19 February 2024 812 words, 4 min. read

Luxury: Beyond Products, the InRealLife experience

By Pierre-Nicolas Schwab PhD in marketing, director of IntoTheMinds
This article analyzes the experiential trend in the luxury sector with a series of concrete marketing actions.

Luxury is no longer synonymous with possession. Today’s customers are also looking for experiences, as Ghalia Boustani explains in a downloadable booklet at the end of this article. In this article, I illustrate some of the marketing dimensions Ghalia highlights.

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7 concrete actions for luxury brands

  1. Create Immersive In-Store Experiences:Design sales areas offering immersive sensory experiences. They will engage the senses and transcend products.
  1. Organize Exclusive Events and VIP Experiences: Plan private events, exclusive launches, and VIP experiences to build customer loyalty and create a sense of exclusivity.
  1. Cultivate a Lifestyle Brand Image: extend the brand beyond products by presenting values through content, cultural events, or collaborations that resonate with the target audience.
  1. Engage in Social Responsibility Initiatives: Demonstrate a commitment to social responsibility through philanthropic efforts or sustainable practices. This strategy helps reassure certain customers.
  1. Offer Personalized Services: Improve customer service with personalized offerings such as tailored services or customized products. Tailor experiences to individual preferences.
  1. Implement Experiential Marketing:Focus on experiential marketing strategies such as immersive brand activations or cultural initiatives inviting customers to engage more deeply with the brand.
  1. Capitalize on Limited Edition collaborations: collaborate with renowned designers, artists, or influencers to create limited edition collections or experiences. See the example of Vuitton and Yayoi Kusama or this exercise on Vuitton’s fictitious collaborations.

Experiences are stronger

Physical objects have historically defined luxury and have only “recently” entered the sphere of services. This definition is changing, and now even traditional brands are moving into the realm of the intangible.

Consumers are looking beyond objects to experience unique, unforgettable moments. They are looking for emotions that they will associate, consciously or unconsciously, with the brand that provides them.

Balenciaga’s pop-up store in London, whose walls were covered in pink fabric, is a good example of this. It was an immersive, sensory experience that, by stimulating the senses, was bound to leave a lasting impression on visitors and fans of the brand.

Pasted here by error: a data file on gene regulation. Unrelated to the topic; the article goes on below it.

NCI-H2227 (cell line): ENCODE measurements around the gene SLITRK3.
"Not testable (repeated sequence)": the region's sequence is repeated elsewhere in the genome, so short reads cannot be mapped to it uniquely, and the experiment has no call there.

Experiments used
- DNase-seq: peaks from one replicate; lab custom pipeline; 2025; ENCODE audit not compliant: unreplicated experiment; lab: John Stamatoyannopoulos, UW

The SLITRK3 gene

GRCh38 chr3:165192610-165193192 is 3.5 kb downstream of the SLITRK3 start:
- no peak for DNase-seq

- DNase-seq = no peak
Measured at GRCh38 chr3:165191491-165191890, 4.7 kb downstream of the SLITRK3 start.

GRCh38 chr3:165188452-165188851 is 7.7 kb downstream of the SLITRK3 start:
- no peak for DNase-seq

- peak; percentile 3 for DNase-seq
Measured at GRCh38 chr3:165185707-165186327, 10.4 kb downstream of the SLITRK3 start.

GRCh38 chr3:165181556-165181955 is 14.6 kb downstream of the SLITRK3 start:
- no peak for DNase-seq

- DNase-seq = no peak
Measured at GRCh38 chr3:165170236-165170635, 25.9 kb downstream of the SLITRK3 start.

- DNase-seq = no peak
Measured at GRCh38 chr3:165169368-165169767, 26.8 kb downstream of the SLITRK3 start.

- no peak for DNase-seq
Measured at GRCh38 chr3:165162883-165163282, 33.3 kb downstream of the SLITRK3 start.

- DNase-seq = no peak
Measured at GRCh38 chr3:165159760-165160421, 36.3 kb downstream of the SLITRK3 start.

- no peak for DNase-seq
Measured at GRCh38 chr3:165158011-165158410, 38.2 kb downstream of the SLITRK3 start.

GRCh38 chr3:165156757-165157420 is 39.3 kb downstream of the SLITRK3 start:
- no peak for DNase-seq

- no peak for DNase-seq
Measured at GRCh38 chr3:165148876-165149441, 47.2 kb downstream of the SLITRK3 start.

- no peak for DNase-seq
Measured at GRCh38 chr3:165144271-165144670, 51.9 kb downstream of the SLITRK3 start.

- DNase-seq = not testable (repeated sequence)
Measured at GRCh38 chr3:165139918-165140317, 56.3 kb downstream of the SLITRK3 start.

The power of customized services

Personalization is now an integral part of the DNA of luxury. This is particularly true when it comes to service. Some customers enjoy such personalized service that some stores even have private reception areas. For example, the Louis Vuitton store at Dubai Mall (Dubai, UAE) has a secluded area containing the entire range, only accessible by invitation.

Transforming retail spaces into social hubs

The third way of looking at the evolution of the luxury sector concerns its social aspects. Far from mere points of sale, stores are being transformed into “social hubs” where brand fans … and others … meet. Sales areas become meeting places, combining shopping, art, and entertainment. For example, YSL’s Rive Droite café offers a unique experience beyond the sales outlet.

Another example is Louis Vuitton, whose next flagship store, at 103 Avenue des Champs-Elysées, will incorporate a hotel, spa, restaurants, and bars, in addition to a sales area 5 times larger than the current flagship. Spaces are converging, and experiences are blending. From now on, buying a Louis Vuitton product will no longer be necessary to enter the brand’s universe. Other entry points will be proposed, enriching (and complicating) the customer experience.

Merging Virtual and Real Experiences

I discussed reconciling online and offline data as a major trend a few years ago. Today, more generally, the physical world is increasingly incorporating digital touchpoints. They are there to enrich the customer experience.

Augmented reality and virtual reality are increasingly used. Virtual reality makes adding a new dimension to the physical space easy. Gucci, for example, proposes virtual shoe trials.

Developing customer loyalty, if possible, across generations

Modern luxury is also about creating lengthy relationships beyond simple CRM strategies. Once again, the emotional aspect plays a key role. By offering specific experiences, luxury brands lay the foundations for deep loyalty, sometimes passed down from generation to generation.

The HermèsMatic is an example of a marketing operation for owners of the iconic Hermès scarves. The operation is a kind of gamification for scarf owners.

Conclusion

The face of the luxury industry has changed profoundly in recent years. There’s been a real change in basic assumptions. We’ve gone from a cult of possession to one of experience. Owning a luxury item used to be a criterion of social distinction. Today’s customers are open to new value propositions where the tangible object is no longer at the center. The luxury sector now also creates value through experiences. These must be memorable, unique, personalized, and part of the customer experience. This is the case, for example, with luxury brand extensions into related fields: hotels, bars, restaurants, patisseries, etc. Luxury brands are increasingly branching out to attract more and more customers who are not necessarily motivated solely by possession.

How can Luxury Brands enhance their luxury in real life experiences

 



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